Josh Clark pictured this week in Dublin. Dolly Clew/Cage Warriors

'I never expected that the biggest fight of my life would be happening in Ireland'

Josh Clark is hopeful that a win tonight at Cage Warriors 81 in Dublin can set him up for a run in the UFC.

IT’LL BE A case of better late than never for Josh Clark when he fights this evening at the 3Arena.

The Kentucky native was keen to fight at the Dublin venue back in 2014 when he had just emerged from the 19th season of The Ultimate Fighter.

Cathal Pendred featured on the same season of the UFC’s reality TV show and did enough to earn a promotional debut as a middleweight at UFC Fight Night 46, which was headlined by Conor McGregor’s facile victory over Diego Brandao.

Clark (10-3), who had been eliminated from the light-heavyweight bracket on TUF 19 by eventual winner Corey Anderson, would have been available for a 185lbs bout on the Dublin card, but the UFC’s door remained shut as the opportunity went to Mike King instead.

“I remember when Cathal Pendred and Mike King fought out here. I was like, ‘Man, I would love to go to Ireland and fight’. It didn’t happen then but here I am now,” Clark told The42 this week in Dublin ahead of Cage Warriors 81, which he’ll headline tonight in a bout for the vacant light-heavyweight title against Belfast’s Karl Moore.

After his run on The Ultimate Fighter failed to yield a UFC contract, Clark decided that changes needed to be made in order to allow him to take the next step.  He and his wife sold their home in Kentucky and moved their lives 2,000 miles west to Las Vegas, where Clark now trains full-time at the renowned Xtreme Couture Gym.

“I’m training at one of the top gyms in the world with some of the top fighters. We’re always pushing each other,” says Clark, whose training partners include the likes of current UFC stars Roy ‘Big Country’ Nelson and Brad Tavares.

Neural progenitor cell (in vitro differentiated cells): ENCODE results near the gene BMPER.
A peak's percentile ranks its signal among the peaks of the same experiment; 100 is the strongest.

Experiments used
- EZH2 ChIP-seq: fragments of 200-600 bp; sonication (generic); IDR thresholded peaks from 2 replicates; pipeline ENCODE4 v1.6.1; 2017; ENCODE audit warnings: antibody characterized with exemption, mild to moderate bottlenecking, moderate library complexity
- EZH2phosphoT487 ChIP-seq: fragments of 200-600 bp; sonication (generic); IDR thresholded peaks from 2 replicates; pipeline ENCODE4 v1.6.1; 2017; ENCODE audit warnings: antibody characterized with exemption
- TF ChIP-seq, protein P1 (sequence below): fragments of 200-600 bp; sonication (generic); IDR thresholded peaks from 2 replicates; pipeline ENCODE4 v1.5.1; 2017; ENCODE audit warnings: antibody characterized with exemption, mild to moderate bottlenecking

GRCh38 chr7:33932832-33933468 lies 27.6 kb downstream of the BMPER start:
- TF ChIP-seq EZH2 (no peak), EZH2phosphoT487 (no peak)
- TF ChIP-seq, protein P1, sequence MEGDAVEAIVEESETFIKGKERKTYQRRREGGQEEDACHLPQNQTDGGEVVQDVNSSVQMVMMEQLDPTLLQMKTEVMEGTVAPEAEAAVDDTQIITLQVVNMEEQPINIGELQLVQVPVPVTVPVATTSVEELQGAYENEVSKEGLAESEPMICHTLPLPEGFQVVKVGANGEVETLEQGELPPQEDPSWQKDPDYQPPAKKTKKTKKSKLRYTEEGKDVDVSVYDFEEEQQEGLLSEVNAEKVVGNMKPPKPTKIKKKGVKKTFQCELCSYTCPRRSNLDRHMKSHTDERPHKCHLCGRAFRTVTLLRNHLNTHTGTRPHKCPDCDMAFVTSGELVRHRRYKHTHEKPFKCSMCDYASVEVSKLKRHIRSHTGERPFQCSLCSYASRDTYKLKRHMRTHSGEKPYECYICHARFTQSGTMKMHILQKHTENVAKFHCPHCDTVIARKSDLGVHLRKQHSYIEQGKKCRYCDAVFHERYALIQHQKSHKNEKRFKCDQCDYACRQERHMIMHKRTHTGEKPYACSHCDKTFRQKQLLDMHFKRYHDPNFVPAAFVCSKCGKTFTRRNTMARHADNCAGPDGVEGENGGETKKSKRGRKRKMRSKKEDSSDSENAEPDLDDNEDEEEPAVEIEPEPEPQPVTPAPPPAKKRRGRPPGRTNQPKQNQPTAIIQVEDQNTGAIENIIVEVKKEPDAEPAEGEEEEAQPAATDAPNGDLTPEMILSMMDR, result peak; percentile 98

Brazil UFC Brasilia UFC heavyweight Roy Nelson, who's a team-mate of Josh Clark's at Xtreme Couture in Las Vegas. AP / Press Association Images AP / Press Association Images / Press Association Images

Mixed martial arts came into Clark’s life just over 10 years ago when he won a six-month gym membership. From there he won a couple of amateur fights and hasn’t looked back since. As well as competing on The Ultimate Fighter, the 32-year-old has fought for top US organisations such as Bellator and RFA.

“MMA has changed my life,” he says. “I was a factory worker 10 years ago but people always saw the potential in me. That’s what got me up at 4am to train and go to work. People would always tell me that MMA is a hard sport to make it in but I knew I didn’t want to work a normal job anymore.”

Clark has also boxed professionally. His most notable win came in 2013 when he knocked out Jonathan Hamm, who was a US national champion as an amateur and an alternative in the super-heavyweight division for the 2012 Olympics in London. A few months later, Clark lost via decision to Charles Martin, who went on to become IBF heavyweight champion before losing the title to Anthony Joshua.

Securing a UFC contract is now Clark’s aim and becoming the first Cage Warriors light-heavyweight champion will certainly help him to achieve that. In the past, Cage Warriors gold has unlocked the UFC’s door for the likes of Conor McGregor, Michael Bisping and Dan Hardy.